To educate, entertain, and enthuse those who venture beyond the shore. Over 15,715 articles on solo swims, pro races, relays, charity events, ice swims, eco-swims, stage swims, marathon swims, trends, products, services, personalities, coaches, governing bodies, rules, demographics, books, films, blogs, conferences, camps, clinics and happenings in oceans, seas, lakes, rivers, dams, canals, channels, fjords, estuaries, lochs, coves, firths, straits, bays, and harbors. Sponsored by WOWSA.org.
2016 WOWSA AWARD WINNERS
2016 WOWSA Man of the Year – Nejib Belhedi
2016 WOWSA Woman of the Year – Jaimie Monahan
2016 WOWSA Performance of the Year – Sarah Thomas’ Lake Powell Swim
2016 WOWSA Offering of the Year – Samsung Bosphorus Cross Continental Swim
Sunday, February 5, 2012
Molokai Channel Archives: Walk In, Swim Across, Walk Out
This is their story:
Daily News of Open Water Swimming: Why did you want to cross this channel?
Michael: There were several reasons. Since I moved to Hawaii in 1976, and had not ever done any open water swimming, my initial swim out at Makaha Beach on Oahu in 1976 was awe-inspiring. At that moment, I decided this was a passion of mine and I began a daily swim in the Pacific Ocean as a routine. Fast forward to 1978. After having hung around Ian Emberson over the past year, he asked me to participate in this new event: a roughwater swim, a bike around the island of Oahu, and a marathon run (i.e., the Hawaiian Ironman in 1978). I was not a runner, so I questioned my participation. I actually attempted to train for this Ironman, then I shrugged it off, absolutely convince then that it was a one-time thing and never going to go anywhere. I could not have been more wrong, of course.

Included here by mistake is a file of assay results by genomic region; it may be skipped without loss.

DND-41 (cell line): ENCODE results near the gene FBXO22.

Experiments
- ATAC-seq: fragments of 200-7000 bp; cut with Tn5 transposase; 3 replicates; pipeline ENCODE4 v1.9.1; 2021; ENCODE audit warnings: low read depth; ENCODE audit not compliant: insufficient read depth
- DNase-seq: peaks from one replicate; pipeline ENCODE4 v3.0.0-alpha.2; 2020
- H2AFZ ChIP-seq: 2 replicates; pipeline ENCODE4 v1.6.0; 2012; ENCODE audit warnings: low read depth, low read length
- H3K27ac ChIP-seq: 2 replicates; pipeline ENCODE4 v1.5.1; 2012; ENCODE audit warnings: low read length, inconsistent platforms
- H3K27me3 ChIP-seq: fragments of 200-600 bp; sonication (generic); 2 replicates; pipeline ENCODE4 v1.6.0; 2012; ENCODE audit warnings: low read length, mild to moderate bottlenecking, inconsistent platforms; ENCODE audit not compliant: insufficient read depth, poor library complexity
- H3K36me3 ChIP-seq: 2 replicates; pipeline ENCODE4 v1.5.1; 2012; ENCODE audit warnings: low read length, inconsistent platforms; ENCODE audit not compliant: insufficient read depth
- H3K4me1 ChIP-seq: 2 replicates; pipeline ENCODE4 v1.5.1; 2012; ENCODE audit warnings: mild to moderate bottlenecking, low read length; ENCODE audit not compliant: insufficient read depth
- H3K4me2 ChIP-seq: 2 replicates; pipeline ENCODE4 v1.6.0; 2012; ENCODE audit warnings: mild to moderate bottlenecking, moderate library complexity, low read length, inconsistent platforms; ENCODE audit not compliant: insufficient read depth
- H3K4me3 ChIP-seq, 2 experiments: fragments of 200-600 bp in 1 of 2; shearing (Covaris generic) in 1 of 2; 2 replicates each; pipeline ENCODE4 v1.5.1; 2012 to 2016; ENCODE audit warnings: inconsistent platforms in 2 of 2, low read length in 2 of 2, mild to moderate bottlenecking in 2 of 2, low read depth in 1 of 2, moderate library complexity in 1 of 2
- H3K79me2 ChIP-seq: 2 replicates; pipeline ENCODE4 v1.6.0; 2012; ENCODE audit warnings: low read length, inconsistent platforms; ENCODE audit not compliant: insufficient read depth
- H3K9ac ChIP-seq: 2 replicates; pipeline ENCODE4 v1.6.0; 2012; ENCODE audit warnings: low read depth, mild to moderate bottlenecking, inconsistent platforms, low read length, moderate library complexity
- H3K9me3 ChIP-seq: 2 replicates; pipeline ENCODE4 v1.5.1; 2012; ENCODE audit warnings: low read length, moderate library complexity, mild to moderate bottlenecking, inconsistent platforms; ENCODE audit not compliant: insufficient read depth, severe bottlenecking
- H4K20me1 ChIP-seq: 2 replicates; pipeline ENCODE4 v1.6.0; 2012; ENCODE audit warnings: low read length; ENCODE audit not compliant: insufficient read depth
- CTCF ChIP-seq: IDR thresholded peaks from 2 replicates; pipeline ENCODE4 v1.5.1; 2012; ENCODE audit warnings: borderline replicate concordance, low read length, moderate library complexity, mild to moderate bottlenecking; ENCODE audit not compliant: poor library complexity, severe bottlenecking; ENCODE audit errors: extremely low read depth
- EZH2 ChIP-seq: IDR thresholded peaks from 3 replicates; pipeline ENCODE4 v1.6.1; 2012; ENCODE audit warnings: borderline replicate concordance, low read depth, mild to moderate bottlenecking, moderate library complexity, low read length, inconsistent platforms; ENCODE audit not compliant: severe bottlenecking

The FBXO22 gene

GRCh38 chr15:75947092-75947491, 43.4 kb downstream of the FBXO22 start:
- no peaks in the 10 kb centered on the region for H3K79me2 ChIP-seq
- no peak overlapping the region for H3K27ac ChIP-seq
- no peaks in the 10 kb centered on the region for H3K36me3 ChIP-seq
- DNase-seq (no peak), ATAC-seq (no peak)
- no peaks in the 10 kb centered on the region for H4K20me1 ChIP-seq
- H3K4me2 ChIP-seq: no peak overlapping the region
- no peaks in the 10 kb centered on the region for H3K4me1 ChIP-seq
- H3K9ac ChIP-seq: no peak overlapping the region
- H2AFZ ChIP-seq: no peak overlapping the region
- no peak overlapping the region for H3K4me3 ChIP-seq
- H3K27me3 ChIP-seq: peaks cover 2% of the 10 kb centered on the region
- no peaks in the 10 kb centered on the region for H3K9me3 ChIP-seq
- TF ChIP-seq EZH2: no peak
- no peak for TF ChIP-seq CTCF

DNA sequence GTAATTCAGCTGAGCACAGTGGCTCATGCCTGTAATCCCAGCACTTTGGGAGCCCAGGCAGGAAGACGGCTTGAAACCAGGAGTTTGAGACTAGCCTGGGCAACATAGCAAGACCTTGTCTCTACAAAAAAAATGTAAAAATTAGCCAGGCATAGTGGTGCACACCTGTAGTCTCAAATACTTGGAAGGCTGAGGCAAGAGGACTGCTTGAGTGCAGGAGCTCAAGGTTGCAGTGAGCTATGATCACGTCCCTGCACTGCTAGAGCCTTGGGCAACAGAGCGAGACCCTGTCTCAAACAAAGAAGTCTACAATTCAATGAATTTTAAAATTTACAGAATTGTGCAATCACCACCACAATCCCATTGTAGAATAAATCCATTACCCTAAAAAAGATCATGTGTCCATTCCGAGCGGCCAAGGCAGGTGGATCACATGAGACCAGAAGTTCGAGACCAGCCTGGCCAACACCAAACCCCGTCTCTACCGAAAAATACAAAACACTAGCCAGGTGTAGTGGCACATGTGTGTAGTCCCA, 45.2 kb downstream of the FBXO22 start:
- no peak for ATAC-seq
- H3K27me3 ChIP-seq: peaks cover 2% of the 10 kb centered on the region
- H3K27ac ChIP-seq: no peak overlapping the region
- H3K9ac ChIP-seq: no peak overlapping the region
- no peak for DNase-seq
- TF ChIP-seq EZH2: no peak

Anyway, he had attempted Kaiwi Channel twice, coming up short both times. When he asked me to do something again, to have a go at this Molokai Channel, I was not going to make a second mistake. He is a 'winner', a true competitor. I like people like this. So, training out of the Outrigger Canoe Club, we began a 4-5 month training regimen. He must have bought me hundreds of meals at the Outrigger Canoe Club. I then began to realize how much I enjoyed this type of training.